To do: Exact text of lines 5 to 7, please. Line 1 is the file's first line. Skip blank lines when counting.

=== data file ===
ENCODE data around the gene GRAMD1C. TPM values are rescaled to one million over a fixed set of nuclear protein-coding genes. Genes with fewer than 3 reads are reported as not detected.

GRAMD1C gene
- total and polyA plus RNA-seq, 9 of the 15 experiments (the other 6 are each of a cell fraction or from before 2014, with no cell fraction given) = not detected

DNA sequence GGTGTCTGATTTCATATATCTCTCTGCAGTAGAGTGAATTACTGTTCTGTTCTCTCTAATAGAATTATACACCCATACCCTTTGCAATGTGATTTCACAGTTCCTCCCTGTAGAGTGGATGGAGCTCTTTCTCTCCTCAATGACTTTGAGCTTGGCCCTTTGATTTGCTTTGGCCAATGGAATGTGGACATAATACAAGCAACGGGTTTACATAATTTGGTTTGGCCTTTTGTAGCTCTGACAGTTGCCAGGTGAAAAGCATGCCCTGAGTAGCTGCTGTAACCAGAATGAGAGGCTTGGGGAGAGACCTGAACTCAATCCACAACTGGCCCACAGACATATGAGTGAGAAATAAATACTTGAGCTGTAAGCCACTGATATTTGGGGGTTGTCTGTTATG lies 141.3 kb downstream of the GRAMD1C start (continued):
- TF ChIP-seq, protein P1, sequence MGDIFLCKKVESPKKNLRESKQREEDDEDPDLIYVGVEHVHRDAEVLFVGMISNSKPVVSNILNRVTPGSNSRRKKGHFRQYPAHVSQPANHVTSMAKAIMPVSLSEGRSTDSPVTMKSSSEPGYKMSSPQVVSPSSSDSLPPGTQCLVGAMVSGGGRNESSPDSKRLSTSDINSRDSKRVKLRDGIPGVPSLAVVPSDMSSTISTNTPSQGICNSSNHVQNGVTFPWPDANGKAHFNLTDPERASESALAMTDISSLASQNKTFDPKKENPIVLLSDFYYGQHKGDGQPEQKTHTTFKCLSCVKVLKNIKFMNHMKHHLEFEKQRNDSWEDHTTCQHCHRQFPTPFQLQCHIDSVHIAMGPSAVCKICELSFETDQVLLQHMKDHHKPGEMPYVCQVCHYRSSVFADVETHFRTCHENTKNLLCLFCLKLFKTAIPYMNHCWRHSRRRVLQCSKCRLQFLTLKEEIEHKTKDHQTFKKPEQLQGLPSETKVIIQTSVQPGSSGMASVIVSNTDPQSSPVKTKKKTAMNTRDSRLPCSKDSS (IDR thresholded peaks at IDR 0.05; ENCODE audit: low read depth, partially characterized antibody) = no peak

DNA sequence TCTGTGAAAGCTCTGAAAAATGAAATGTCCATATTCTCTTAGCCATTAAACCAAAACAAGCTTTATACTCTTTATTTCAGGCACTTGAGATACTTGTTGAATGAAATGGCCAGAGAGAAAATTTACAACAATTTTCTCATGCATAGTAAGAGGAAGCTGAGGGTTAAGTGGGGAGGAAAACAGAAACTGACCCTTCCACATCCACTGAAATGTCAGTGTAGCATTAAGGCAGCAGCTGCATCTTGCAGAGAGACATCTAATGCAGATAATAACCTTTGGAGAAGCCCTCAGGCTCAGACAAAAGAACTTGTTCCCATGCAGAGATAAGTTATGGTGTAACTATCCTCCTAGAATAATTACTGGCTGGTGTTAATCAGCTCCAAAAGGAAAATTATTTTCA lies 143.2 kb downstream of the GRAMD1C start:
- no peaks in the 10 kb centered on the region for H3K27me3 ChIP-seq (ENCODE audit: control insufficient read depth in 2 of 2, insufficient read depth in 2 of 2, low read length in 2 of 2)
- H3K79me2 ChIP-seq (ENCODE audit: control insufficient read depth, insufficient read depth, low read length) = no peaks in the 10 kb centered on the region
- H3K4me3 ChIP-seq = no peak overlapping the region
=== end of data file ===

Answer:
- TF ChIP-seq, protein P1, sequence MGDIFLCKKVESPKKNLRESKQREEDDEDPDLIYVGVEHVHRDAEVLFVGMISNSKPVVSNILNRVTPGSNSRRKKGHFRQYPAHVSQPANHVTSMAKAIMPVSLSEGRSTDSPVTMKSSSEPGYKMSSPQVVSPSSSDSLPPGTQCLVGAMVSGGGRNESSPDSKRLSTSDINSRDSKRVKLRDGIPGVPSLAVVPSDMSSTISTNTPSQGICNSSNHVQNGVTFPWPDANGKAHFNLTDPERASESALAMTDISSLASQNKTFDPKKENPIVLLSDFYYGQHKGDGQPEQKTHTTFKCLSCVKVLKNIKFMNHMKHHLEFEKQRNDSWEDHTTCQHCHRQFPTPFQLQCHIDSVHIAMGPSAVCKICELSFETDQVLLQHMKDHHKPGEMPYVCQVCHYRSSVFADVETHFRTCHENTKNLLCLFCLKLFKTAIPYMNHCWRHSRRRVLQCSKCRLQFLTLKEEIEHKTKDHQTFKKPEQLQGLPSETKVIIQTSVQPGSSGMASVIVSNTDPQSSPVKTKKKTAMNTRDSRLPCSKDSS (IDR thresholded peaks at IDR 0.05; ENCODE audit: low read depth, partially characterized antibody) = no peak

DNA sequence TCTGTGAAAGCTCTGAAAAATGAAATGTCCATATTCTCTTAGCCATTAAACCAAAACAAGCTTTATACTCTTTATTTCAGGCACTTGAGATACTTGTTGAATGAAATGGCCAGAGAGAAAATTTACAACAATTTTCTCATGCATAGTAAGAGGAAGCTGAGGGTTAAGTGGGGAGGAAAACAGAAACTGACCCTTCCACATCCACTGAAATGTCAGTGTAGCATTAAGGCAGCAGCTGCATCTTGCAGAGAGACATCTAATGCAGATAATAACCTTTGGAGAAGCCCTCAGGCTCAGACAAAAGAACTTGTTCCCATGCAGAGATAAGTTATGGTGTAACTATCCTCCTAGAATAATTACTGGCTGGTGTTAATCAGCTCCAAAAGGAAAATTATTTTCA lies 143.2 kb downstream of the GRAMD1C start:
- no peaks in the 10 kb centered on the region for H3K27me3 ChIP-seq (ENCODE audit: control insufficient read depth in 2 of 2, insufficient read depth in 2 of 2, low read length in 2 of 2)